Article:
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Letter of the Week: The Illusion of Safety
It is interesting to note that whereas there is a very definite outcry against the FAA's safety bill passed
earlier this year, there has been little, if any, comment on how this bill will have a very negative and deleterious effect upon the overall safety of flight. Aside from the valid argument that there
is a very big difference between quantity vs. quality of training and the fact that it might be possible that some academic training could be more valuable than mere time spent in the cockpit,
virtually everyone has missed one of the most negative impacts of this bill.
For a very large majority of those persons who want to fly for the airlines, the only way they can realistically gain the required hours in an affordable manner would be to serve their time in the
right seat acting as instructors. Unfortunately, only a very small handful of these people will be properly trained and prepared to take their responsibilities as flight instructors seriously and
endeavor to provide quality training to their clients. I sadly fear that most of those people spending time in the right seat as flight instructors for the sole purpose of filling the requirement to
have 1,500 hours before they can apply for a job as a first officer, will not only resent what they are being forced to do but, further, will not be prepared to provide the quality of training that is
so integral to the safety of flight.
Even Randy Babbitt, the FAA administrator, has expressed skepticism about the 1,500-hour requirement, saying it is more important to improve the quality of the pilot training than to increase the
amount of experience in the cockpit. Unfortunately, this bill will have the opposite effect. I think we can rest assured that all those people who have no other choice than to serve as "flight
instructors in purgatory" as a result of this bill will not be providing the requisite quality training that every pilot, regardless of their ultimate goal in aviation, deserves. This can only have a
negative impact on the overall safety of all those pilots who might be trained by these "reluctant" flight instructors.
Chairman, Society of Aviation and Flight Educators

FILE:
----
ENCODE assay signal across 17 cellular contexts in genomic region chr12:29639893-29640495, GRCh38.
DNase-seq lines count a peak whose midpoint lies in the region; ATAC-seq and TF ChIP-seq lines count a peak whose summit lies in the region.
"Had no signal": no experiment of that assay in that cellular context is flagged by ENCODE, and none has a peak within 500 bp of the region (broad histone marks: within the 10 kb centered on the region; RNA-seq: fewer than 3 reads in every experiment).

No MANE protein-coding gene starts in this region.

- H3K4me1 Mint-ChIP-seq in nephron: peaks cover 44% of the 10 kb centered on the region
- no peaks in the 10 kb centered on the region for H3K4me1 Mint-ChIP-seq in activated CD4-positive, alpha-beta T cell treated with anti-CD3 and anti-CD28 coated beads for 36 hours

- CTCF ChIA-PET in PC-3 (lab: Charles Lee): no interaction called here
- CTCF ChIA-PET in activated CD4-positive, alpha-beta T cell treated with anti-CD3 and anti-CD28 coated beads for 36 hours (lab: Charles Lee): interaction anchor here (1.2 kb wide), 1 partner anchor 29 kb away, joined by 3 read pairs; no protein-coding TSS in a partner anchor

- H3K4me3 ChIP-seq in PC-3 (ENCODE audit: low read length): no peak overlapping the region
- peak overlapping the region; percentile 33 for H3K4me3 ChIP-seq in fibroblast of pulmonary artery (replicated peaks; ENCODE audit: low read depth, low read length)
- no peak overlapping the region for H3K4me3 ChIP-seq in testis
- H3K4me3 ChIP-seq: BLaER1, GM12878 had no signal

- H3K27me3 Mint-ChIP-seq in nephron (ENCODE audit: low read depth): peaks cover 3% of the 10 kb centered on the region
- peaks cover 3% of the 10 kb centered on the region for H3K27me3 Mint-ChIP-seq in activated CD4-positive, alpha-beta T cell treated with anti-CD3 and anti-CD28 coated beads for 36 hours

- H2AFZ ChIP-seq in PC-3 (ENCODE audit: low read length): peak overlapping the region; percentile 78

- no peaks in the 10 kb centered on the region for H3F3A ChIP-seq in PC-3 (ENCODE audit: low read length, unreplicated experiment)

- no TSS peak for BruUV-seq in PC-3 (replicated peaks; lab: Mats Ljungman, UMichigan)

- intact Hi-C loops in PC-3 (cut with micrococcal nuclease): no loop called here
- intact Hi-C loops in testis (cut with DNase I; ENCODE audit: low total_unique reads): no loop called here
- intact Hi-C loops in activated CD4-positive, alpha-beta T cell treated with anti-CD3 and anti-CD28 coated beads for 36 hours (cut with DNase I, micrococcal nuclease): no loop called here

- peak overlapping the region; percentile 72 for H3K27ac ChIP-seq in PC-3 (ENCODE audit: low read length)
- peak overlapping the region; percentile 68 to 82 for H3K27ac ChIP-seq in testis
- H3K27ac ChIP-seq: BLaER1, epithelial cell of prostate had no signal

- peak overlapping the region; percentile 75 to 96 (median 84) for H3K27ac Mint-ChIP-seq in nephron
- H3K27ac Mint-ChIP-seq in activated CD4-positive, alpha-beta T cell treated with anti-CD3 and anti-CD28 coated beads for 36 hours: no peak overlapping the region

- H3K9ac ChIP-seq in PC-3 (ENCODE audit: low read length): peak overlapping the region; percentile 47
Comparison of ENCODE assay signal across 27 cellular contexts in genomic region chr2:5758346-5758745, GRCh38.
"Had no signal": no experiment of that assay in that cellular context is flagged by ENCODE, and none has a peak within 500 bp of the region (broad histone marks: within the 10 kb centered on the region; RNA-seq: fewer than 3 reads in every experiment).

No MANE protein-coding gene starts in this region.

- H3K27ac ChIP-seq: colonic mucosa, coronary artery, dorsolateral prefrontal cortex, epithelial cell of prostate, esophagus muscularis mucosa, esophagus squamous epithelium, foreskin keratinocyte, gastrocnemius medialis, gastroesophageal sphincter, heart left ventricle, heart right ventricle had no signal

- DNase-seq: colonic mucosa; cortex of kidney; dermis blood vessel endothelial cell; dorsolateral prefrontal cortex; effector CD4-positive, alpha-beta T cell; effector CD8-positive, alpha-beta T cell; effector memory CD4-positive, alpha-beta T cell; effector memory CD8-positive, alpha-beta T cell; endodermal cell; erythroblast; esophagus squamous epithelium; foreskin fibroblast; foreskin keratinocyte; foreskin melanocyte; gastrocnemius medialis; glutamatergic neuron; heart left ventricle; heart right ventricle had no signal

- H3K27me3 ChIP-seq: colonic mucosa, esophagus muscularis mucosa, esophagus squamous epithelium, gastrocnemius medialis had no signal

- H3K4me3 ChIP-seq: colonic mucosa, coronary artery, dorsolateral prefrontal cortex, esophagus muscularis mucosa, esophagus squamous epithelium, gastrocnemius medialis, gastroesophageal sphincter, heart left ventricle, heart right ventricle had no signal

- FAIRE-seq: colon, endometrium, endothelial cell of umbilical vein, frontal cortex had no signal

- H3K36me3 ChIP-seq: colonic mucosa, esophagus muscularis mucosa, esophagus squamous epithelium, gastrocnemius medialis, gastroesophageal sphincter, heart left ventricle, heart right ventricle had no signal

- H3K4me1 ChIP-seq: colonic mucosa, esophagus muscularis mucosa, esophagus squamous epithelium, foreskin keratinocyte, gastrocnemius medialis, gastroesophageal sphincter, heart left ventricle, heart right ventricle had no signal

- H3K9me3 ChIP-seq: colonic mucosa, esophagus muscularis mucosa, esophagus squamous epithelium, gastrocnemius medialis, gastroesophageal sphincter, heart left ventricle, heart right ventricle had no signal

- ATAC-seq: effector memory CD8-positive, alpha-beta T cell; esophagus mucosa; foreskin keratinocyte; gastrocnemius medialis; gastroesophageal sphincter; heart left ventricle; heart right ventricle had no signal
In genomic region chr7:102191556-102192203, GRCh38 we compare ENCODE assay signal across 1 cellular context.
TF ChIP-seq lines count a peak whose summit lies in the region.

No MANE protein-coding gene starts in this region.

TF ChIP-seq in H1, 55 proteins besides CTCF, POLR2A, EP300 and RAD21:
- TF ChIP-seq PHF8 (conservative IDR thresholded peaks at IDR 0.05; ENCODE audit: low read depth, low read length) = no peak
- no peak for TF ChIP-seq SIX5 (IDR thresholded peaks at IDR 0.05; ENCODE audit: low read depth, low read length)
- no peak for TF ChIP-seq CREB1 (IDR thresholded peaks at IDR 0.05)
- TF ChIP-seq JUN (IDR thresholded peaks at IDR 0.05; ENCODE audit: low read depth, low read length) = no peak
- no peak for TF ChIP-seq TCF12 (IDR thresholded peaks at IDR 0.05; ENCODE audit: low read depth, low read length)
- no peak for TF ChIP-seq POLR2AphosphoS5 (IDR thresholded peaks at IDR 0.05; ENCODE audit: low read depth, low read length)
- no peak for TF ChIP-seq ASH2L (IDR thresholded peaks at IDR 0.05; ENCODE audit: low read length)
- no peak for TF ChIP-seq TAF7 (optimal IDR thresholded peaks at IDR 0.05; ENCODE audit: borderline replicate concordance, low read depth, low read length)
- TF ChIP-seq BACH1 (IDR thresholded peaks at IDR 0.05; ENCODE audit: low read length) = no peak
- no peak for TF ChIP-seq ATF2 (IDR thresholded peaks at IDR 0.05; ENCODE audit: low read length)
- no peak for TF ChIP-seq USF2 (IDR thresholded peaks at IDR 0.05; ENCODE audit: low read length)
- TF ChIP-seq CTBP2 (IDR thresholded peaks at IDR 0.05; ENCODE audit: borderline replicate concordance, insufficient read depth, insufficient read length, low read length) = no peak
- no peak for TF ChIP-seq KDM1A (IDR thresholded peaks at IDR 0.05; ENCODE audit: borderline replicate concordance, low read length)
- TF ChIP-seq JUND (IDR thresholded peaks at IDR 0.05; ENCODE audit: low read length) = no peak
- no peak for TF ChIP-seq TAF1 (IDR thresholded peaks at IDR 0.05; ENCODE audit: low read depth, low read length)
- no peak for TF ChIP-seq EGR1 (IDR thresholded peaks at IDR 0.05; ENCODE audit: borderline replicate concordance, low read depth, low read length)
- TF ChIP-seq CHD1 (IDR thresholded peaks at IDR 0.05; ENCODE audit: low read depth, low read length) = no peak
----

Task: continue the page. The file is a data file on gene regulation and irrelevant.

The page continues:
We have all this new modern avionics and we still flight train the same old (tired) way. A few months ago, I went up with my flight instructor for a couple of hours of dual, which I do at least
once every year. (I only have 22,000 hours.)
Shortly after takeoff, when I had put on the hood, all the airports within 500 miles went to zero/zero except a 2,300x 25-foot strip 75 miles away. To get there, we had to climb up through a pass,
find the airport and align with the (only) runway.
Then all the circuit breakers popped except the radio bus, and the vacuum system failed, as did the pitot system. So all we had was the Garmin 530 and a Garmin 296 on the yoke. Using the GPS, we
flew up the road over the pass using GPS position and terrain warning. Once clear of the pass and above the terrain, we flew the "purple line" to the airport, passed overhead, and simulated an engine
loss (and loss of the 530).
Now down to the handheld 296 GPS, using the map and "elevation" on the 296, we did a circling overhead approach and entered downwind at 1,000'. We turned base and final, and, at 400', everything
started working again.
A silly scenario? Of course it was. Confidence builder? Absolutely. The point being that practicing losing one thing at a time is a waste of valuable training time. Learn to use the GPS for
all the things it will do. Don't just be a "purple line" follower.
Inflation at Work
The Letter of the Week about Piper laying off workers and the cost of a new Archer misplaces the blame on "avionics." The real
"villain" is inflation.
It takes approximately eight 1978 dollars to buy today what one dollar would buy in 1978. The $38,000 Archer in 1978 would cost eight times that, or $304,000 today in today's devalued dollar. By
the same measure, a job paying $10,000 in 1978 would be paying $80,000 today but would have no more purchasing power than the $10,000 did in 1978.